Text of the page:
A major challenge for private water system users in Pennsylvania is that there are no statewide private water system regulations. This means that private well and spring owners are voluntarily responsible for managing their water supply. The lack of statewide requirements means that many wells or springs may be poorly constructed, may not be maintained over time, and may have never been tested to see if the water is safe to drink. While not required in Pennsylvania, sanitary well construction is an important step for preventing surface contamination of wells and involves the following five components:
- The well casing extends about one-foot above the ground.
- The well casing continues down to bedrock.
- The ground around the wellhead slopes away from the wellhead.
- A grout seal pumped into the entire space between the casing and outside of the borehole.
- A sanitary, water-tight, vermin-proof well cap.
There are over one million private water wells being used by farms and rural residences in Pennsylvania and only about 20% are considered to have sanitary construction. Consequently, establishing a wellhead (or spring) protection area is essential for preventing surface water contamination of groundwater aquifers and observing the 100-foot manure application setback is crucial for reducing nitrogen and bacteria contamination of wells and springs on and around farms.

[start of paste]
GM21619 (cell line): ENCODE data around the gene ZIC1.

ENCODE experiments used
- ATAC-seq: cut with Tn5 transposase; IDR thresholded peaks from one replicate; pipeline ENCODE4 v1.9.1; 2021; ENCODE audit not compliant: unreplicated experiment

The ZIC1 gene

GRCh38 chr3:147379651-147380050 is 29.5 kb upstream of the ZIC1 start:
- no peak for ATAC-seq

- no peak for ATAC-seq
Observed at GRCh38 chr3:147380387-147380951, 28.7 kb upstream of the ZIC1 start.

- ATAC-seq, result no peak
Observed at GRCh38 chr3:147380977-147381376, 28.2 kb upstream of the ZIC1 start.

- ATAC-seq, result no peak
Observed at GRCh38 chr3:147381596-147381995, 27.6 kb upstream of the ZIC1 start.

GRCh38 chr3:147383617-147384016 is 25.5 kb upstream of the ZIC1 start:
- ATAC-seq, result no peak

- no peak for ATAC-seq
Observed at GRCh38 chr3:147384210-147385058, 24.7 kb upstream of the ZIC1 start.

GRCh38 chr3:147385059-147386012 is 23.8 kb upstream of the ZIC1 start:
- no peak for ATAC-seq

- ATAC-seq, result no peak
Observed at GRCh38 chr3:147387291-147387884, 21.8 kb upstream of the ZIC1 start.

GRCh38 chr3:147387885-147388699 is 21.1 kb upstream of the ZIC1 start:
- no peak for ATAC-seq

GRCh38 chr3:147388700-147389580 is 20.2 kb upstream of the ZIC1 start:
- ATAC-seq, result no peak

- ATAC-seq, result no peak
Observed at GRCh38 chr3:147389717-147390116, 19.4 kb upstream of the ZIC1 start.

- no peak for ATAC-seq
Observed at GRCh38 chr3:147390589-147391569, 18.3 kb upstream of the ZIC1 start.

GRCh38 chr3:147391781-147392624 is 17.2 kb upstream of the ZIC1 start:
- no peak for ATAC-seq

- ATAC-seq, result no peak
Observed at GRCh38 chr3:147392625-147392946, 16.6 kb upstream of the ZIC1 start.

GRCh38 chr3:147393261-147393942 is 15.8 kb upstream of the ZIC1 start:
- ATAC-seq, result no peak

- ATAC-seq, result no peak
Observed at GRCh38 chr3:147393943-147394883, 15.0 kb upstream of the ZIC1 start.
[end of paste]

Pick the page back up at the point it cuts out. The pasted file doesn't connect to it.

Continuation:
Another important consideration is that groundwater moves below ground in a downward direction. Aquifer contamination upslope of a well may eventually reach downslope wells over time. Neighboring wells, unproperly abandoned wells, and sinkholes may all be susceptible points in the landscape where contamination could occur and affect downslope users. It is best practice for wells to be located at least 100 feet from the property line; however, the lack of regulations means that this is not always the case. While it can be a challenge to locate wells on adjacent properties, manure application setbacks still apply. Likewise, abandoned wells are not addressed in all regulations but it would also be best practice not to apply manure within 100 feet of an unproperly abandoned well because it could share an aquifer with an active water well. Finally, sinkholes provide a direct connection between the surface and groundwater, which is why manure application setbacks are also required for these sensitive areas.
For manure, nitrates and bacteria are the primary contamination concerns in drinking water because both can cause health issues. It is important to note that elevated levels of nitrates and bacteria may also be caused by unmaintained or failing septic systems. Neither of these contaminants are easily detected by the water's appearance, smell, or taste, meaning that testing would need to be done in order to know if a well has excess levels. If a well is contaminated by nitrogen or bacteria, there are several treatment options for removing either of these contaminants; however, all water treatment systems will have lifelong maintenance and expense. Therefore, preventing contamination is a better long-term solution than maintaining water treatment over time. Proper well construction, creating a wellhead or spring protection area (including observing manure application setbacks), maintaining septic systems, and regular water testing are some of the steps that private water system users can take to help safeguard their drinking water.Source : psu.edu